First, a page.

President Previsich encourages every member and alum to become a PAC member. “The money you donate — no matter what amount — helps us in that goal,” Previsich said. “Give what you can, and you will be doing your part to help our union support candidates who are in favor of common-sense transportation legislation.”
Labor unions are funneling cash to a super-PAC tied to a former lawmaker that is working to elect centrist Republicans to Congress.
Unions have contributed about $765,000 so far to the Defending Main Street Super-PAC, which is associated with former GOP lawmaker Steve LaTourette (R-Ohio), according to Federal Election Commission records.
To view SMART Transportation Division National Legislative Director James Stem’s comments, read the complete story at The Hill.
The SMART Transportation Division PAC contest recently concluded this past Labor Day with a total of $30,445 raised in PAC contributions. The person who raised the most amount for PAC was James E. Carrico, Jr., of Local 333 of North Vernon, Ind., with $5,660 raised. Coming in a close second was Michael Dunham of Local 311 of La Crosse, Wis., with $5,545.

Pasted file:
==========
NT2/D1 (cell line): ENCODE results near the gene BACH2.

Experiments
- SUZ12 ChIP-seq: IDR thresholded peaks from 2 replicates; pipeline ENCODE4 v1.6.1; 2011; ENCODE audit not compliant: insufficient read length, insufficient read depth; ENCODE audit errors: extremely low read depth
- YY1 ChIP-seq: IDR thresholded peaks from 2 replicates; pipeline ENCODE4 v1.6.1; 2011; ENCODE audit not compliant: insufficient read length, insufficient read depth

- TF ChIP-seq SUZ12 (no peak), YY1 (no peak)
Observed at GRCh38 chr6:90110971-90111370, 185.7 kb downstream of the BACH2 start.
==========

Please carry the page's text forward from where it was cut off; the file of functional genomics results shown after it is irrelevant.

When asked why he participated, Carrico said, “It’s part of my job as being an LR (Local Legislative Representative) and it was a challenge. Kenny (Edwards), the state director of Indiana, also convinced me to give it a try as well as at the urgings of others.”
To get the donations, Carrico went to local meetings to get members to sign up. “I wish we had more time to get more people to sign up. I think we could’ve gotten a lot more if the contest had lasted longer,” Carrico said of his efforts. “Really, I didn’t do anything. It was the members who stepped up and made it happen.